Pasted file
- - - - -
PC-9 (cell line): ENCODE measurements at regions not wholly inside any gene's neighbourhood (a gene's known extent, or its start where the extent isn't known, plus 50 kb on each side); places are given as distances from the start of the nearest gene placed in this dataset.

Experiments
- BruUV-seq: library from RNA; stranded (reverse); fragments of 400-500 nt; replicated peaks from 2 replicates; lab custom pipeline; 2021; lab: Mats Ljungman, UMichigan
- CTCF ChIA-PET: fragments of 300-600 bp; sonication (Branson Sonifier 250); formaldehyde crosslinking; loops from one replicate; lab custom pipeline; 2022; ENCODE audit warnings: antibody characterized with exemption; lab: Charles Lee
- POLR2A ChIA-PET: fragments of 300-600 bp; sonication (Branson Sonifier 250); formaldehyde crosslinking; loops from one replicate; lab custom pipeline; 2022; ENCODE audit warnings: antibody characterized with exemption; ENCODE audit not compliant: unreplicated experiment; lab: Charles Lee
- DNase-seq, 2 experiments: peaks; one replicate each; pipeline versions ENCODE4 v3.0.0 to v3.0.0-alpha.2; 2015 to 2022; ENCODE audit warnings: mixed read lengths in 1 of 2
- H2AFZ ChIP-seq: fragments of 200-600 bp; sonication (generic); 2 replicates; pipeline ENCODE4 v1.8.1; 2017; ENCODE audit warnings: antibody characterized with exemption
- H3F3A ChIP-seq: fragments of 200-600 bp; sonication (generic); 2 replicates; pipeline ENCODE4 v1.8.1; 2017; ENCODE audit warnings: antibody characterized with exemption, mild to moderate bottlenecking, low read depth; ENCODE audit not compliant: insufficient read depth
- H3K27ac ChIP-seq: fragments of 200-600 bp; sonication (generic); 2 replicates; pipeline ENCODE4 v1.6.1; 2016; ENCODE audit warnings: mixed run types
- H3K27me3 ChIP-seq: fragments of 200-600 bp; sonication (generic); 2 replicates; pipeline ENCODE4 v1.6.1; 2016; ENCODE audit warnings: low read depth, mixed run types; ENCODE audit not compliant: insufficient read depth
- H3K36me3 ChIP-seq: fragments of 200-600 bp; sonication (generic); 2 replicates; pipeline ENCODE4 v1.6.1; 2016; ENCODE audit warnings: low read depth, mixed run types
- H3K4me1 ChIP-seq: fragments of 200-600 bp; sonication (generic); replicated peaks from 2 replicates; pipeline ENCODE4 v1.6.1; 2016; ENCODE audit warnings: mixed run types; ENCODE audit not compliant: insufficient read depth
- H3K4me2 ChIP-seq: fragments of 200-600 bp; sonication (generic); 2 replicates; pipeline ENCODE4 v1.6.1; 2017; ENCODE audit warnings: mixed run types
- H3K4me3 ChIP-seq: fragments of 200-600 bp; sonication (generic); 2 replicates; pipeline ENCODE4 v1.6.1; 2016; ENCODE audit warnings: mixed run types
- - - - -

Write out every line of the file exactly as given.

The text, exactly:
PC-9 (cell line): ENCODE measurements at regions not wholly inside any gene's neighbourhood (a gene's known extent, or its start where the extent isn't known, plus 50 kb on each side); places are given as distances from the start of the nearest gene placed in this dataset.

Experiments
- BruUV-seq: library from RNA; stranded (reverse); fragments of 400-500 nt; replicated peaks from 2 replicates; lab custom pipeline; 2021; lab: Mats Ljungman, UMichigan
- CTCF ChIA-PET: fragments of 300-600 bp; sonication (Branson Sonifier 250); formaldehyde crosslinking; loops from one replicate; lab custom pipeline; 2022; ENCODE audit warnings: antibody characterized with exemption; lab: Charles Lee
- POLR2A ChIA-PET: fragments of 300-600 bp; sonication (Branson Sonifier 250); formaldehyde crosslinking; loops from one replicate; lab custom pipeline; 2022; ENCODE audit warnings: antibody characterized with exemption; ENCODE audit not compliant: unreplicated experiment; lab: Charles Lee
- DNase-seq, 2 experiments: peaks; one replicate each; pipeline versions ENCODE4 v3.0.0 to v3.0.0-alpha.2; 2015 to 2022; ENCODE audit warnings: mixed read lengths in 1 of 2
- H2AFZ ChIP-seq: fragments of 200-600 bp; sonication (generic); 2 replicates; pipeline ENCODE4 v1.8.1; 2017; ENCODE audit warnings: antibody characterized with exemption
- H3F3A ChIP-seq: fragments of 200-600 bp; sonication (generic); 2 replicates; pipeline ENCODE4 v1.8.1; 2017; ENCODE audit warnings: antibody characterized with exemption, mild to moderate bottlenecking, low read depth; ENCODE audit not compliant: insufficient read depth
- H3K27ac ChIP-seq: fragments of 200-600 bp; sonication (generic); 2 replicates; pipeline ENCODE4 v1.6.1; 2016; ENCODE audit warnings: mixed run types
- H3K27me3 ChIP-seq: fragments of 200-600 bp; sonication (generic); 2 replicates; pipeline ENCODE4 v1.6.1; 2016; ENCODE audit warnings: low read depth, mixed run types; ENCODE audit not compliant: insufficient read depth
- H3K36me3 ChIP-seq: fragments of 200-600 bp; sonication (generic); 2 replicates; pipeline ENCODE4 v1.6.1; 2016; ENCODE audit warnings: low read depth, mixed run types
- H3K4me1 ChIP-seq: fragments of 200-600 bp; sonication (generic); replicated peaks from 2 replicates; pipeline ENCODE4 v1.6.1; 2016; ENCODE audit warnings: mixed run types; ENCODE audit not compliant: insufficient read depth
- H3K4me2 ChIP-seq: fragments of 200-600 bp; sonication (generic); 2 replicates; pipeline ENCODE4 v1.6.1; 2017; ENCODE audit warnings: mixed run types
- H3K4me3 ChIP-seq: fragments of 200-600 bp; sonication (generic); 2 replicates; pipeline ENCODE4 v1.6.1; 2016; ENCODE audit warnings: mixed run types